Q: You spent a year at ZGF Architects. What was that like?
It was a really great learning experience and introduction into the professional workforce. I worked in the marketing department designing presentations, proposals, brochures and other internal and external marketing collateral as well as helping out with small environmental design projects as needed. It was a very deadline oriented position so it gave me a lot of project and time management skills as well as working with printers and getting files ready for production. I came in knowing nothing about marketing or architecture so I really enjoyed the process of going after a project and learning about the story the architects were trying to tell. It was a really great opportunity to surround myself with smart and passionate people and learn about architecture, interior design, and environmental design.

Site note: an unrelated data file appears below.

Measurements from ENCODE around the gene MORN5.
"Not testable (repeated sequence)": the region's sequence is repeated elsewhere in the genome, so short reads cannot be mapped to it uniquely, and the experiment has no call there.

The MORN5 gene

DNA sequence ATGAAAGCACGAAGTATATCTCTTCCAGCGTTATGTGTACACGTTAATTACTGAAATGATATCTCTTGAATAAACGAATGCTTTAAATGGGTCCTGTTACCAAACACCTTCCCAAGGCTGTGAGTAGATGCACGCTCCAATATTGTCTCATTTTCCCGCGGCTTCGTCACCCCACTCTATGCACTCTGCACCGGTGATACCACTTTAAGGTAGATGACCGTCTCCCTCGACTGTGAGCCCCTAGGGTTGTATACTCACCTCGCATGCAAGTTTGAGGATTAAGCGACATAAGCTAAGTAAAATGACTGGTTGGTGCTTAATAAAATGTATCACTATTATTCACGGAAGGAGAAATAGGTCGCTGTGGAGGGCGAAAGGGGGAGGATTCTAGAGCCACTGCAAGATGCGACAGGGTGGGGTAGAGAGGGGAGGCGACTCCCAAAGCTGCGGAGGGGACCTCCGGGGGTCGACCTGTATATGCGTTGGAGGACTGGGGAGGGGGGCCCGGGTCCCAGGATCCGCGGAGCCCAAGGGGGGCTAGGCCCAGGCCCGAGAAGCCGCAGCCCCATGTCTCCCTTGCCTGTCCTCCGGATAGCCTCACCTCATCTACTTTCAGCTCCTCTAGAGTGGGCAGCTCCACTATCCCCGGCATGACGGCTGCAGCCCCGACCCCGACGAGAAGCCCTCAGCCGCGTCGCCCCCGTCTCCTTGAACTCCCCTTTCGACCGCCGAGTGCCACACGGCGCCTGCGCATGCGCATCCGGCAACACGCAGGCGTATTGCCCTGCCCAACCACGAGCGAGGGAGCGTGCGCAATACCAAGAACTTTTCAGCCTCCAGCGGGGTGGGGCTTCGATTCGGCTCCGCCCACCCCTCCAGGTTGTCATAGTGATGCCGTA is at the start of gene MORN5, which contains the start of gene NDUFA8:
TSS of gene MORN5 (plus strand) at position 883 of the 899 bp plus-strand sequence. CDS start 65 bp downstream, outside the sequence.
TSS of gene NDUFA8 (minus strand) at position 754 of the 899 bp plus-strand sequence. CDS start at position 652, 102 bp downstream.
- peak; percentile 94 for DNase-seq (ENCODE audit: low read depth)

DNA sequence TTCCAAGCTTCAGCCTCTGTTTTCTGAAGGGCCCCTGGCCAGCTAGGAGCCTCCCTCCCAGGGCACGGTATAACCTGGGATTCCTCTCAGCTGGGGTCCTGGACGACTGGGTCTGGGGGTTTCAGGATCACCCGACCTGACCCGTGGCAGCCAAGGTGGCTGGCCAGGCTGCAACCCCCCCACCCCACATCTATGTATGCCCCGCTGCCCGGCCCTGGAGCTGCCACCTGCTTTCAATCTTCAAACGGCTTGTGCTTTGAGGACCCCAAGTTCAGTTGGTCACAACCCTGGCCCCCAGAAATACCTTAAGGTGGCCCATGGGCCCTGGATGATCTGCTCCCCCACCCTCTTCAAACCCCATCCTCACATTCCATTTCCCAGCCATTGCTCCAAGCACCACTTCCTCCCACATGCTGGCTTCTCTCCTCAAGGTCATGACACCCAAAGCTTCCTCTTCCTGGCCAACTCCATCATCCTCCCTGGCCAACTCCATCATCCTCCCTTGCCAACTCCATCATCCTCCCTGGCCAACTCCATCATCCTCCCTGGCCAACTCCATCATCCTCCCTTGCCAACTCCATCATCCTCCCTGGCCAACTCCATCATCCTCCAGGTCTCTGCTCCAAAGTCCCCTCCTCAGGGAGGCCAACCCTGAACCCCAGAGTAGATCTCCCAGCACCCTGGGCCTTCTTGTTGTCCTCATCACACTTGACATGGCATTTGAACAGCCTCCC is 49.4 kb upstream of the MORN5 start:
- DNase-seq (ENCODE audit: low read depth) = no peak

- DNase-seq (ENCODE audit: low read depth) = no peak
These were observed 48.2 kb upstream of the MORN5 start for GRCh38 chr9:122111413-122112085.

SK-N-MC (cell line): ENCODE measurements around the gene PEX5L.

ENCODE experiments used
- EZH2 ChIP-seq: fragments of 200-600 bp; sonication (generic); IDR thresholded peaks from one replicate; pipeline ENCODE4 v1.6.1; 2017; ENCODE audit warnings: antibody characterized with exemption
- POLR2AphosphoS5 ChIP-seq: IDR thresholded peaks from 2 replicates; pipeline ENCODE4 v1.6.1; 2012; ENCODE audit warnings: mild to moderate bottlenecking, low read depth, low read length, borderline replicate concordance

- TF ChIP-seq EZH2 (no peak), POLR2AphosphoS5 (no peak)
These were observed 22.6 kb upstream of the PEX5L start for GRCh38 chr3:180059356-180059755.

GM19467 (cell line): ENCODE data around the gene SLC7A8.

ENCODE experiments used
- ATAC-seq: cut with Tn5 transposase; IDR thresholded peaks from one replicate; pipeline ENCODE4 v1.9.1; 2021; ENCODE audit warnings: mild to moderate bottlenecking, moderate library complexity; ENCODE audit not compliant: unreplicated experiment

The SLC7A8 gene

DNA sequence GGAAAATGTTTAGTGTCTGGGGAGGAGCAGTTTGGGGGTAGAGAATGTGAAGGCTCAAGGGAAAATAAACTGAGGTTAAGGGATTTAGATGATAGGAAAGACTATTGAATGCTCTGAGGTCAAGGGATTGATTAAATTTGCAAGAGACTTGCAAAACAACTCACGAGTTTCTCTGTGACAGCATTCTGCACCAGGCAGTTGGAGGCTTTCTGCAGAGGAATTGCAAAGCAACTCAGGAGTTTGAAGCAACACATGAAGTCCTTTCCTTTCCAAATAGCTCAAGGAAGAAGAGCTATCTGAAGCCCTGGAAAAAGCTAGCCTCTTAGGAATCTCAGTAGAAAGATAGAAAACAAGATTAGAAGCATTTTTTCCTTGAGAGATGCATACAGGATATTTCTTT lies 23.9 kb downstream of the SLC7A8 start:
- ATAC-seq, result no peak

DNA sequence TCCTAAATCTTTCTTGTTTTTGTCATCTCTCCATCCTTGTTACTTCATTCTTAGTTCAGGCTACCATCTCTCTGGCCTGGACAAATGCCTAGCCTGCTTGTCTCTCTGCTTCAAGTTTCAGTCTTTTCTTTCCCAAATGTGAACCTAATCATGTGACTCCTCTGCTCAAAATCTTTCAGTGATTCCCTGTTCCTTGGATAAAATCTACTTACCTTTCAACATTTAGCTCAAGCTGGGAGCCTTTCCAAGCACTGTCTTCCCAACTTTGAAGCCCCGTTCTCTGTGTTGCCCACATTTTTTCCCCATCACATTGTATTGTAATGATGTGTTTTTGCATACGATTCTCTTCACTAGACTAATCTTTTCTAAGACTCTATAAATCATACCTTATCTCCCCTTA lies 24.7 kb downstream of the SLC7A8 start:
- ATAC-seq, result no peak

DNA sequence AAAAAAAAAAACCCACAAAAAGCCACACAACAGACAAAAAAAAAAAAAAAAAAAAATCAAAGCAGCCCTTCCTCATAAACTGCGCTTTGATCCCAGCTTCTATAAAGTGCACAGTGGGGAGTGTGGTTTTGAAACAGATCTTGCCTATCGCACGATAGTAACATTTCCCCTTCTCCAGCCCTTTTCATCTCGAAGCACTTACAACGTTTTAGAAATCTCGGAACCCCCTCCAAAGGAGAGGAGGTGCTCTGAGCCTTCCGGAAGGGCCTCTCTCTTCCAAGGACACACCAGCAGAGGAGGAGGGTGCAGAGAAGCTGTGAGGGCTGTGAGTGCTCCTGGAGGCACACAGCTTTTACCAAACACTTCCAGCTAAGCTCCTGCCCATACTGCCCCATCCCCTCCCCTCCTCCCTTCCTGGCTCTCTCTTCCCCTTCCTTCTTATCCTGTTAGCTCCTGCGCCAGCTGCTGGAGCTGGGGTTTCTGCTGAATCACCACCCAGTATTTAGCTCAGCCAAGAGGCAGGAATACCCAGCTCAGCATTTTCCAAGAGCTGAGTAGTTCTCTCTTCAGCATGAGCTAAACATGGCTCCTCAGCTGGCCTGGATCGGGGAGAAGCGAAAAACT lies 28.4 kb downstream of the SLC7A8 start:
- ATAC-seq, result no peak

Q: As a designer, what’s what are you most passionate about?
I’m passionate about creating work that engages with the public and has some sort of effect on the audience, enhancing their experience or teaching them something. I think part of what drew me to designing for museums was my lack of interest in designing for a product. In school, I always loved the research aspect of projects, learning about the content and developing a story and helping shape people’s experiences.
Q: Looking back at your time at SHSU, what aspects of the program have been most beneficial to your current success?